At least on the surface, there seems to be something incongruous in regarding some artifact (like a watch) as clearly implying some kind of intelligent, crafty mind, but then regarding that intelligent, crafty mind as not implying any sort of further creator, but coming about through natural causes. A watchmaker is if anything more impressive and more in need of some explanation than the watch. So by what principle do we say that the watch requires design and artifice, but the watchmaker does not?
It’s a tricky question, because it is difficult to sort out “order that requires design” from “order that does not require design”. If we point out that all of an entity’s parts work together, that its behavior is regular or uniform, and that it is clearly not a simple heap or aggregate of parts, it is not clear whether we are talking about a watch or a giraffe. Natural objects and artificial objects all exhibit order; but which kind of order implies design, and which does not?
To sharpen the question a bit further, imagine the following case. Suppose we land on Mars and we find remarkable entities composed of stone. These entities can move themselves over the landscape, and they have parts. We observe that they are able to seek out specific kinds of rocks and assemble them into copies of themselves. Sometimes they break or wear down, but enough of them are able to make copies of themselves before this happens that there seems to be a steady population of them on the planet.
Imagine further that, in response to this discovery, the scientists on earth form two camps. One camp proclaims, “We have found life on another planet! The surprise is that living beings can be made of rock.” The second camp proclaims, “These robotic artifacts are evidence for intelligent robot engineers, who either once lived on Mars, or at least were able to send some clever rock robots to Mars.” One might initially say these are just two equivalent descriptions of the entities, but that isn’t so, because the two theories are very different in what they imply about the past: one theory says the robots arose naturally, without any designers, and the other theory says there must have been designers. So they are saying different things.
How can we tell which theory is right? Suppose we examine the entities more closely, and learn that they are powered by some chemical process involving the rocks and the Martian atmosphere, and that each one has the parts it has because their “parent” made them that way. They don’t “grow” or change on their own, except through erosion and minor collisions. They don’t heal, and, being rocks, they don’t have DNA. They don’t communicate in any way we can see, and each one of them, when put into a similar situation, “robotically” will do a similar thing. So far, no clear reason to regard them decisively as living beings or decisively as artificial robots.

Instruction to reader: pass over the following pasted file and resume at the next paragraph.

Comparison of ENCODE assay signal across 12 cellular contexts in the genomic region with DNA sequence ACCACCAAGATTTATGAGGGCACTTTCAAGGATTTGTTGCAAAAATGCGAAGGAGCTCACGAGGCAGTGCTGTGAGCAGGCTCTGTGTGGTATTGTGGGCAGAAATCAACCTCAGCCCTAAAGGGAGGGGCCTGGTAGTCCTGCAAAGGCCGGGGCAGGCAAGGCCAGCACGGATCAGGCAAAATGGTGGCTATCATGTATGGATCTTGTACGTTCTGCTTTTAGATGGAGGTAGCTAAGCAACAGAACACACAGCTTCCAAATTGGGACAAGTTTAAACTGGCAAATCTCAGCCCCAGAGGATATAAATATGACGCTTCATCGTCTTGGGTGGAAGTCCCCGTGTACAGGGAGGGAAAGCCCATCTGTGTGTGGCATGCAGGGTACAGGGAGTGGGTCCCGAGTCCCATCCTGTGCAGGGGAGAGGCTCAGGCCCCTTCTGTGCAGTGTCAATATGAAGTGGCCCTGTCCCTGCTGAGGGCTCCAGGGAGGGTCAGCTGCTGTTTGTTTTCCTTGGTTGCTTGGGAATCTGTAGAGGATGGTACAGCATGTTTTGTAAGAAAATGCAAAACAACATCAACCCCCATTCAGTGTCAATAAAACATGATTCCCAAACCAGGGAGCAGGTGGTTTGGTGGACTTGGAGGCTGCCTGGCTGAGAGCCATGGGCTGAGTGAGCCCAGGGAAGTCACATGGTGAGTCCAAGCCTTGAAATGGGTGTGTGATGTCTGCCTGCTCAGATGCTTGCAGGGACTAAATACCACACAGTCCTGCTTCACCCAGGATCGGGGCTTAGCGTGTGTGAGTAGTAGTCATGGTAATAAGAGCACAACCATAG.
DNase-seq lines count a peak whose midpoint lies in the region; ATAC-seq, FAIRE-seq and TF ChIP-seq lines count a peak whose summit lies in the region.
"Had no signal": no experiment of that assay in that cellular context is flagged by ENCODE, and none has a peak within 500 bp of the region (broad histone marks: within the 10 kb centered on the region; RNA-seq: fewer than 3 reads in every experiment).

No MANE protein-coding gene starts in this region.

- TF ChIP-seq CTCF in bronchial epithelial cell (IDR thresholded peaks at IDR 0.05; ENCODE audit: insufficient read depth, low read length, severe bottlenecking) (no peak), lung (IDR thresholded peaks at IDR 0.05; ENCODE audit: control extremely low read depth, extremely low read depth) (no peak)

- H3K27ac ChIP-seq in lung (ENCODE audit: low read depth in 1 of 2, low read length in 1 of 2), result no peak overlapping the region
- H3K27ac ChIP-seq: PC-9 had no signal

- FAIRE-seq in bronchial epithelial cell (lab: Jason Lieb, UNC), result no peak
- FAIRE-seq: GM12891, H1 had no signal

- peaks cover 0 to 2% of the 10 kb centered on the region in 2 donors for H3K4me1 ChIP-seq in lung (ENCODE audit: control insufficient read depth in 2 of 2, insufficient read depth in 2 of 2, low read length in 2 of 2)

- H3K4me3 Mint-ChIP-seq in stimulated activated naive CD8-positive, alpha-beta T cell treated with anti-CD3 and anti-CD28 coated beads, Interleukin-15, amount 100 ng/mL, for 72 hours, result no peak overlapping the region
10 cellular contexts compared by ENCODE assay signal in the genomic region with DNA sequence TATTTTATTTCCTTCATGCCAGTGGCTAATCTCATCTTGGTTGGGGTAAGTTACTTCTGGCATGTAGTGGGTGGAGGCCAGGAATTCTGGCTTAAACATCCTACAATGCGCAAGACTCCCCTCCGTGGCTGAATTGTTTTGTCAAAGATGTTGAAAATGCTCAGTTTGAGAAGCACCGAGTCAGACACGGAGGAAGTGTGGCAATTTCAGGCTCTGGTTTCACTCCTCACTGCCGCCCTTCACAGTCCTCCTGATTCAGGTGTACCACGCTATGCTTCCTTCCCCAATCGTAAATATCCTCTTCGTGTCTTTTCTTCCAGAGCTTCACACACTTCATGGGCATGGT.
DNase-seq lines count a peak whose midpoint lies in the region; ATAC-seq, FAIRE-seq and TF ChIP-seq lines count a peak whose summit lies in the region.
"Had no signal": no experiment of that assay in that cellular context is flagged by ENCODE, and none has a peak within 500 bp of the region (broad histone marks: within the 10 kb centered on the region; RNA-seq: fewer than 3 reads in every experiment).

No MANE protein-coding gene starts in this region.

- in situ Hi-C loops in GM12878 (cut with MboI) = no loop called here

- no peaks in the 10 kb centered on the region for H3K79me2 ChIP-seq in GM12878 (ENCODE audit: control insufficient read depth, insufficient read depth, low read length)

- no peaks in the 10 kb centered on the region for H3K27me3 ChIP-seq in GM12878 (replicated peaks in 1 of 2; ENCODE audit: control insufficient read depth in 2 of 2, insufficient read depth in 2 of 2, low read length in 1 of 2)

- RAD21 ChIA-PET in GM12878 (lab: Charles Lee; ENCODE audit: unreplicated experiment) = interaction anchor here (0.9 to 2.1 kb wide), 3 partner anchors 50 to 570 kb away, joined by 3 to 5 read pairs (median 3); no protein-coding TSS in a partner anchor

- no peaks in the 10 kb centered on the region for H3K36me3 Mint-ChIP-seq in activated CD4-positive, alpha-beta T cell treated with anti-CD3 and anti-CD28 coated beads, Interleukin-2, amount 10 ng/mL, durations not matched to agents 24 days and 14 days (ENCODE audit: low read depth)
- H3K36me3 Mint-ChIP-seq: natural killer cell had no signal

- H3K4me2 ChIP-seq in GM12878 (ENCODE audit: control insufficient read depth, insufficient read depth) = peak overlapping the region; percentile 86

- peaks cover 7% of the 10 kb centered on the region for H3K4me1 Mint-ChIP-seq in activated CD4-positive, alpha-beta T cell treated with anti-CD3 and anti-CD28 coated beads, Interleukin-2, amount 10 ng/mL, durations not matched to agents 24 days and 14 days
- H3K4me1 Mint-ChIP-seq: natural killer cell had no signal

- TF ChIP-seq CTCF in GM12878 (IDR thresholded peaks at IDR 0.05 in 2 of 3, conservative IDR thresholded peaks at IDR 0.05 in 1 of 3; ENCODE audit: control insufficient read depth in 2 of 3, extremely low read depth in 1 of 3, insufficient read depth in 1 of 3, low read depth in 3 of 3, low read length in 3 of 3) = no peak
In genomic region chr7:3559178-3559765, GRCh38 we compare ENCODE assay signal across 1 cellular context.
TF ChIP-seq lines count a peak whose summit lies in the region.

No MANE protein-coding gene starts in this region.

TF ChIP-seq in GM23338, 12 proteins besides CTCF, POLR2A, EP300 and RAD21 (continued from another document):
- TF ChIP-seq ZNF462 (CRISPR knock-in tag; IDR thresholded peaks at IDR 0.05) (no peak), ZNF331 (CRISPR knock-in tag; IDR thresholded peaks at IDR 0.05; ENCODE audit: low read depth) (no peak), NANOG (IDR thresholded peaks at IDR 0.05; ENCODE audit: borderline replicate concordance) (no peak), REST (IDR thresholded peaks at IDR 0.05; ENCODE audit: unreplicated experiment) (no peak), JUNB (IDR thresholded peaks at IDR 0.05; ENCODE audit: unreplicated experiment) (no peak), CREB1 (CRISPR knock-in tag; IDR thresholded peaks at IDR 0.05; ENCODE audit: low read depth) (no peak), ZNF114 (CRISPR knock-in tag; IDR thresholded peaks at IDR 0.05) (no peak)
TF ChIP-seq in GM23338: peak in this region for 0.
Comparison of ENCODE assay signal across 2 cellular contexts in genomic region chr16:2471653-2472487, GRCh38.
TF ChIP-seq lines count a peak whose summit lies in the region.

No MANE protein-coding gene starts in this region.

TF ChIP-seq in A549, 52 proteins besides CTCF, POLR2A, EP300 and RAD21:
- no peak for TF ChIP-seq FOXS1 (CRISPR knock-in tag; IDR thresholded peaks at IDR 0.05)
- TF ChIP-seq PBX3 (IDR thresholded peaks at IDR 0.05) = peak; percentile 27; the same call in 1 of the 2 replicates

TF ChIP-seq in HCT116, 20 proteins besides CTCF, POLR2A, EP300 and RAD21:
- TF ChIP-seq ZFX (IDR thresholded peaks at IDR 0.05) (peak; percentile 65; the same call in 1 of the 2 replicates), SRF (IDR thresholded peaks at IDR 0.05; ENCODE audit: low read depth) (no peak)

In this imagined case, there is nothing inherent in the rock entities that tells us whether they are natural or designed. But there should be some fact of the matter, because these rock things must have come from somewhere, after all.
This leads us to another possible way of answering the question. Could these rock entities have evolved through natural selection? Answering this question requires that we try to construct an explanation for them that appeals to some sort of random generating process, some sort of environment that selects for some entities over others, and enough time for these factors to result in the rock entities in question. The explanation we construct will have to be consistent with Mars’ history, so far as we know it, and should not rely upon too many improbable, lucky accidents (each one counts against the explanation).
If it turns out that we can construct such an explanation, then it is possible that these rock entities have come about naturally, and if we have no real evidence for Martian or other-worldly engineers, then that’s the more likely explanation. If it turns out there is no way to construct such an explanation, then we will judge the design hypothesis as more probable (leaving some room for the possibility that future theorists will know more than we do, and come up with an evolutionary explanation). So there is a way to answer the question, and it comes down to what kinds of explanations we are able or not able to construct.
This offers a surprising lesson about the role of Darwinian evolution by natural selection in the distinctions we make between what is natural and what is designed. Indeed, the story suggests that “natural” just means “can be explained through evolution”–and old Charlie Darwin may not have realized that, in his work, he was in fact providing a criterion for nature itself! It also helps us to understand why “the design argument” held such powerful sway over intellectuals before Darwin: there was no clear criterion for when we should regard an ordered thing as natural, and so there was really nothing to keep anyone from seeing any ordered thing as designed.